To illustrate the power of emotion and fear working together, let’s look at this question.  For your children’s sake, which you should be more fearful of, a gun kept in a house with children (with ammunition present also) or the same house with children and a swimming pool?  From an emotional standpoint, most everyone including myself, would initially be more fearful of the house with the gun.  I own several guns but it just feels more dangerous than a swimming pool, which elicits thoughts of summertime fun.  The statistics in the U.S., however, prove otherwise.  Household swimming pools cause about one child drowning death for every 11,000 households with pools.  Considering there are about 6 million pools, this means that on average 550 children die each year.  Child gun deaths currently average about one for every one million households with guns.  While there about 200 million guns estimated to be stored in households, this results in about 175 child deaths each year due to a gun kept in the house.  So which has reason to be more fearful, guns or swimming pools?  Clearly it is swimming pools with approximately one death for every 11,000 households compared to guns with one death for every 1 million households.  In fact, swimming pools are about 90 times more likely to cause a child’s death than a gun but I bet you haven’t seen anyone on the news promoting a “turn in your swimming pool” program, have you?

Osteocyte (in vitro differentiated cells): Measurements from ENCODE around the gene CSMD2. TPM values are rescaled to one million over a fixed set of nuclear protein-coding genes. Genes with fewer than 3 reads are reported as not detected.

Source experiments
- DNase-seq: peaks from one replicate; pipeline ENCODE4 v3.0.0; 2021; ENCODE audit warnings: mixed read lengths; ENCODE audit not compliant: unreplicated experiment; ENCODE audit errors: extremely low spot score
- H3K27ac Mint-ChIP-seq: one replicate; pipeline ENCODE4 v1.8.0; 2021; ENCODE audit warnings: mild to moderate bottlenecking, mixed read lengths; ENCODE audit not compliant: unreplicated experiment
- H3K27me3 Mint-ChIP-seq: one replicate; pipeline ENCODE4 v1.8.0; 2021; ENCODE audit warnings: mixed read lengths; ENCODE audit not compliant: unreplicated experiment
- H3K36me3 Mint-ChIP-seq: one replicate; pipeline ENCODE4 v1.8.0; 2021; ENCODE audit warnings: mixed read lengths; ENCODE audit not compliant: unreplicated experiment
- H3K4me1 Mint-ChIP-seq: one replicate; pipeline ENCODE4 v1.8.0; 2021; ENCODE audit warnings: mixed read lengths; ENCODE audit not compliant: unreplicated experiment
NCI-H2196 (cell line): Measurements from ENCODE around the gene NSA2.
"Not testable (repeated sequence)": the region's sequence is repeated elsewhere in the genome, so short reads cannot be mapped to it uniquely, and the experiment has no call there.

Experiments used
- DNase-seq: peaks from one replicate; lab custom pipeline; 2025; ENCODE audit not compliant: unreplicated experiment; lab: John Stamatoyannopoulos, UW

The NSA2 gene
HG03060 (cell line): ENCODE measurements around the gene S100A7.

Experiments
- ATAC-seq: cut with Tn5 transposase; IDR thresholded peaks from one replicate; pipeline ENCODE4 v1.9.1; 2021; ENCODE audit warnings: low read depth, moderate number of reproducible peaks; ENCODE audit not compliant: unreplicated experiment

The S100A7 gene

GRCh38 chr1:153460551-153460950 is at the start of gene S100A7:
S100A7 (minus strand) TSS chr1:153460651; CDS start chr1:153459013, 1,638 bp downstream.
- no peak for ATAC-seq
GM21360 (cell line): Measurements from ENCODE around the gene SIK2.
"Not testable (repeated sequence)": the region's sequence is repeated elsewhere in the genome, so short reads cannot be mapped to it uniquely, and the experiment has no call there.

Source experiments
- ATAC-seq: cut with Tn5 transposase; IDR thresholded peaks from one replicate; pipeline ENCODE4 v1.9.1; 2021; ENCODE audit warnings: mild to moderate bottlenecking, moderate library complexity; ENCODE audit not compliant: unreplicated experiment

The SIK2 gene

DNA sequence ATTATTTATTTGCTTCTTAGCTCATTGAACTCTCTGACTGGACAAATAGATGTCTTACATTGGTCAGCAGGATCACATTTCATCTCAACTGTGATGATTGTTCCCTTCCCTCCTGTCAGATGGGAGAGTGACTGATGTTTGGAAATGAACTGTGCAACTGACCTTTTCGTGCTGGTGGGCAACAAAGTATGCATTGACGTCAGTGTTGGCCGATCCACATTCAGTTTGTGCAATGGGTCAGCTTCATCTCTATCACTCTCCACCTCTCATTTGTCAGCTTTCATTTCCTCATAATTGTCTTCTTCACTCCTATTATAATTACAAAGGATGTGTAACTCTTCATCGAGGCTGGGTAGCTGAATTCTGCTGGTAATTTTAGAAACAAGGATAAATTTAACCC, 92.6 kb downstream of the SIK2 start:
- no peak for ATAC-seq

Can guns in a household result in a dangerous situation?  Absolutely, but the vast majority of gun owners are responsible people who use caution, education and logic to effectively manage the risk rather than fear.  Can bears and mountain lions harm you?  Absolutely, but you can effectively manage this risk also by means other than fearful avoidance of nature.

So, how did I deal with my “mountain lion” encounter that day years ago?  After calming myself down, I came up with three possible scenarios.  First, we had totally misunderstood the sounds and it was not what we thought (I didn’t believe it, but it’s possible).  Second, we had interpreted the sounds correctly, but it was another predator, likely the much more common and smaller bobcat.  Third, it had been a mountain lion but it now had a full stomach and that meant it was not on the prowl for more food.  I don’t know which of the three is correct, but they all meant the same thing.  It was safe to continue our expedition, which we enjoyed very much without any mountain lion sightings that day.

While you should definitely recognize your fears, you should work to manage them rather than be controlled by them.  Now go live your life, not your nightmare!

One thought on “Fear of Predators”

  1. Nice post! While living in Colorado I walked many of the trails on the Front Range which contained mountain lion warnings. Never once did I see a mountain lion but I made sure to keep a close eye on my then 2 year old son. By using the suggested precautions listed at many trail heads, we were able to enjoy the wilds without consequence. It would have been a shame to miss the beauty of Bergin Peak, Chief Mountain or the Flatirons all because of a little fear.